HOPS is a ubiquitin-like protein implicated in many aspects of cellular function including the regulation of mitotic activity, proliferation, and cellular stress responses. In this study, we focused on the complex relationship between HOPS and the tumor suppressor p53, investigating both transcriptional and non-transcriptional p53 responses. Here, we demonstrated that Hops heterozygous mice and mouse embryonic fibroblasts exhibit an impaired DNA-damage response to etoposide-induced double-strand breaks when compared to wild-type genes. Specifically, alterations in HOPS levels caused significant defects in the induction of apoptosis, including a reduction in p53 protein level and percentage of apoptotic cells. We also analyzed the effect of reduced HOPS levels on the DNA-damage response by examining the transcript profiles of p53-dependent genes, showing a suggestive deregulation of the mRNA levels for a number of p53-dependent genes. Taken together, these results show an interesting haploinsufficiency effect mediated by Hops monoallelic deletion, which appears to be enough to destabilize the p53 protein and its functions. Finally, these data indicate a novel role for Hops as a tumor-suppressor gene in DNA damage repair in mammalian cells.

Hops/Tmub1 Heterozygous Mouse Shows Haploinsufficiency Effect in Influencing p53-Mediated Apoptosis

Simona Ferracchiato;Nicola Di-Iacovo;Damiano Scopetti;Danilo Piobbico;Marilena Castelli;Stefania Pieroni;Marco Gargaro;Giorgia Manni;Stefano Brancorsini;Maria Agnese Della-Fazia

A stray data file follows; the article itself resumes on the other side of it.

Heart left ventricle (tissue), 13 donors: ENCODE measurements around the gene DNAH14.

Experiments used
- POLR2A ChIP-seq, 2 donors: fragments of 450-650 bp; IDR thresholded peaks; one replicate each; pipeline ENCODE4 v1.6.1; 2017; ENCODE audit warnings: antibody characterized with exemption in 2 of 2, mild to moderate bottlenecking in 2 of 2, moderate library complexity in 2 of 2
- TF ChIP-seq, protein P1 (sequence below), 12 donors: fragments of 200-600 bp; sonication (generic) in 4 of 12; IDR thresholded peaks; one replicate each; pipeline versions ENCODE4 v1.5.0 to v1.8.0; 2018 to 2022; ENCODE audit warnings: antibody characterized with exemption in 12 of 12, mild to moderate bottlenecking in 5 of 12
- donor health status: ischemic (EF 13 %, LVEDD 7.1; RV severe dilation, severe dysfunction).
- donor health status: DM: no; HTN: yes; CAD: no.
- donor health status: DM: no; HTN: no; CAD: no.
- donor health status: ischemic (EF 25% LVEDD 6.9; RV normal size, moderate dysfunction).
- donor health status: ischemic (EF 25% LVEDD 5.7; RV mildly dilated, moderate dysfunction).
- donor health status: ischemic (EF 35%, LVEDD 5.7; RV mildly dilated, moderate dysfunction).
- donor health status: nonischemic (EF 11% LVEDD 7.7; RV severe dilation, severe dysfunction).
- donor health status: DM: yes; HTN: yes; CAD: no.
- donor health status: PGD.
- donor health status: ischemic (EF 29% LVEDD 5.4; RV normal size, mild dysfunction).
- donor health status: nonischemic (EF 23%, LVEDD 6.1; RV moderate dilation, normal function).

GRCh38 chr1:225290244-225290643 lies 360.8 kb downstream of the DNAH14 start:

;
Giuseppe Servillo
2021

Abstract

HOPS is a ubiquitin-like protein implicated in many aspects of cellular function including the regulation of mitotic activity, proliferation, and cellular stress responses. In this study, we focused on the complex relationship between HOPS and the tumor suppressor p53, investigating both transcriptional and non-transcriptional p53 responses. Here, we demonstrated that Hops heterozygous mice and mouse embryonic fibroblasts exhibit an impaired DNA-damage response to etoposide-induced double-strand breaks when compared to wild-type genes. Specifically, alterations in HOPS levels caused significant defects in the induction of apoptosis, including a reduction in p53 protein level and percentage of apoptotic cells. We also analyzed the effect of reduced HOPS levels on the DNA-damage response by examining the transcript profiles of p53-dependent genes, showing a suggestive deregulation of the mRNA levels for a number of p53-dependent genes. Taken together, these results show an interesting haploinsufficiency effect mediated by Hops monoallelic deletion, which appears to be enough to destabilize the p53 protein and its functions. Finally, these data indicate a novel role for Hops as a tumor-suppressor gene in DNA damage repair in mammalian cells.
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Utilizza questo identificativo per citare o creare un link a questo documento: https://hdl.handle.net/11391/1535416
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